Edited by itsnotoutthere, 25 January 2013 - 10:00 AM.

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#51    Br Cornelius

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Posted 25 January 2013 - 11:22 AM

View Postitsnotoutthere, on 25 January 2013 - 09:59 AM, said:

Fair enough, but regarding my other point, as a champion of the down trodden masses & critic of the ruling elite, how do you reconcile leaving the decision with the ruling elite whilst denying the masses a chance to make their choice? Afterall, the people of Ireland were allowed to vote. ( admittedly when the vote went against the EU they were told to go away & do it again).
The debate has become so poisoned over the last two decades that unfortunately asking the people to pronounce on something of which they have virtually no understanding is not going to produce an informed decision or the best outcome.
Unfortunately in the case of the Irish vote it was similar situation, the population were hurting after the property bubble had just imploded and they were looking for someone to blame. There is still a prevailing attitude that the EU has imposed a terrible fate on the Irish nation, when in fact it lifted us out of abject poverty. The Irish people on mass caused the economic crisis we currently face and there is a desperate desire to find a scapegoat to blame for our own stupidity - the EU represents a perfect kicking boy for a nation in self imposed pain.


If I thought it were possible for the facts of the history and future of the EU to be honestly debated and assessed then I would be all for a referendum - but it aint going to happen and the referendum aint going to be offered because Cameron knows it.

Ultimately the effort to remodel the EU into something more like Britain won't happen, and it wouldn't be a good thing if it did(because Britaisn recent economic history has been one of slow decline and financial gambling on a vast scale), so maybe it really is time for you all to sling your hook. Be prepared for England to do it alone though as the anti-EU sentiment is a particularely English thing.

Br Cornelius

Edited by Br Cornelius, 25 January 2013 - 11:30 AM.

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#52    shaddow134

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Posted 25 January 2013 - 07:19 PM

http://beta.dailyexp...50-000-each-day

Welcome to the Fourth Reich,Brussels now set to bully the UK into imposing new Energy laws which in real terms makes gas and electricity more expensive.This is why the UK should get out.What a bunch of a**holes,a raging ball of Puss on the skin of the World...

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#53    Br Cornelius

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Posted 25 January 2013 - 08:25 PM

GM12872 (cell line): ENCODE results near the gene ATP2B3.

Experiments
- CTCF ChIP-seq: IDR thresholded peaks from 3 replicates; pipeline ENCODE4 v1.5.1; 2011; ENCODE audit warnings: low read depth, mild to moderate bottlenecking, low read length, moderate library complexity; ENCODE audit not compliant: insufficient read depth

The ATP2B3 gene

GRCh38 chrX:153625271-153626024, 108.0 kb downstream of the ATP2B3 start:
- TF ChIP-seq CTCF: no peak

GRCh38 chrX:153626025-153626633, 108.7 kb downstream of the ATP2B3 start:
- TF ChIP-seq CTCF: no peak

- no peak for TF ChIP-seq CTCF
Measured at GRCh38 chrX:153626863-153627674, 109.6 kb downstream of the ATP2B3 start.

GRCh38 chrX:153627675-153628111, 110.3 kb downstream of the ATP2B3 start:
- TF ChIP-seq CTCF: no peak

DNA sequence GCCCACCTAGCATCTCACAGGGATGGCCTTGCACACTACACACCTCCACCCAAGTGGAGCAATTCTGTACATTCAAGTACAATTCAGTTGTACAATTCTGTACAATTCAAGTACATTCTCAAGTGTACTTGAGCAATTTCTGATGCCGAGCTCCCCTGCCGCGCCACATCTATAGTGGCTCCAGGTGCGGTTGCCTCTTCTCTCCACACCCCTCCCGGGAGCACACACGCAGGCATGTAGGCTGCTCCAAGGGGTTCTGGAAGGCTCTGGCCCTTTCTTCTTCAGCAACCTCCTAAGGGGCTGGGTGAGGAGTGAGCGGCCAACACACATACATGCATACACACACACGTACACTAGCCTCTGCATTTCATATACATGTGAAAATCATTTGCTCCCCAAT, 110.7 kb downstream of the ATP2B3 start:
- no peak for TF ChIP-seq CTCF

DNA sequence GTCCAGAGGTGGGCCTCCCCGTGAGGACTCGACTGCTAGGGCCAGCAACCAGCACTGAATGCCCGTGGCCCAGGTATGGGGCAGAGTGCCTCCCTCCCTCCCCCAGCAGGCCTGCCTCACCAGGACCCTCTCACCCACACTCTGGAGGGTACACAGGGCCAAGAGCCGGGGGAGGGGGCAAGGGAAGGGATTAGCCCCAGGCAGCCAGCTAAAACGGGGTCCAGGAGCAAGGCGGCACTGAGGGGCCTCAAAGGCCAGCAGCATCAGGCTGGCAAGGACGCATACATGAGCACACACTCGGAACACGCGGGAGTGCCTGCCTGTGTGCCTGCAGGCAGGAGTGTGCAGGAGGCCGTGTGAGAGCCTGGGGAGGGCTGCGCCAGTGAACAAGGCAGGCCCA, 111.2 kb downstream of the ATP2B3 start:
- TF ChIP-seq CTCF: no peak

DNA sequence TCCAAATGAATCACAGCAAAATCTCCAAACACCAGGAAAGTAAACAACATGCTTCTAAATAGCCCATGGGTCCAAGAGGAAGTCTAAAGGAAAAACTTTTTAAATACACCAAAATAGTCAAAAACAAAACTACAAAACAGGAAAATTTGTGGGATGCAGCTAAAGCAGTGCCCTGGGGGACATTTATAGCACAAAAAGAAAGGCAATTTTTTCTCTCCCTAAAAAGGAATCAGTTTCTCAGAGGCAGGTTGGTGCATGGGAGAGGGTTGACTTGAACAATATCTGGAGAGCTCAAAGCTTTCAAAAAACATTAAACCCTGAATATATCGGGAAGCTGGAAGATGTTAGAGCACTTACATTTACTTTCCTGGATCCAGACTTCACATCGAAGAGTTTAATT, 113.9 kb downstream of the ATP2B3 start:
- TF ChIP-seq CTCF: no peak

View Postshaddow134, on 25 January 2013 - 07:19 PM, said:

http://beta.dailyexp...50-000-each-day

Welcome to the Fourth Reich,Brussels now set to bully the UK into imposing new Energy laws which in real terms makes gas and electricity more expensive.This is why the UK should get out.What a bunch of a**holes,a raging ball of Puss on the skin of the World...
The directive which you speak of are designed to introduce more competition and cross boarder trade into the energy market - which will reduce consumer prices.
The Daily Express is misinforming the public about what is going on here - what a surprise. By not implementing the directives the UK government is ensuring higher prices and costing the British Tax payer through fines.

Nice.

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#54    stevewinn

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Posted 26 January 2013 - 10:17 AM

View PostBr Cornelius, on 25 January 2013 - 11:22 AM, said:

The debate has become so poisoned over the last two decades that unfortunately asking the people to pronounce on something of which they have virtually no understanding is not going to produce an informed decision or the best outcome.
Unfortunately in the case of the Irish vote it was similar situation, the population were hurting after the property bubble had just imploded and they were looking for someone to blame. There is still a prevailing attitude that the EU has imposed a terrible fate on the Irish nation, when in fact it lifted us out of abject poverty. The Irish people on mass caused the economic crisis we currently face and there is a desperate desire to find a scapegoat to blame for our own stupidity - the EU represents a perfect kicking boy for a nation in self imposed pain.


If I thought it were possible for the facts of the history and future of the EU to be honestly debated and assessed then I would be all for a referendum - but it aint going to happen and the referendum aint going to be offered because Cameron knows it.

Ultimately the effort to remodel the EU into something more like Britain won't happen, and it wouldn't be a good thing if it did(because Britaisn recent economic history has been one of slow decline and financial gambling on a vast scale), so maybe it really is time for you all to sling your hook. Be prepared for England to do it alone though as the anti-EU sentiment is a particularely English thing.

Br Cornelius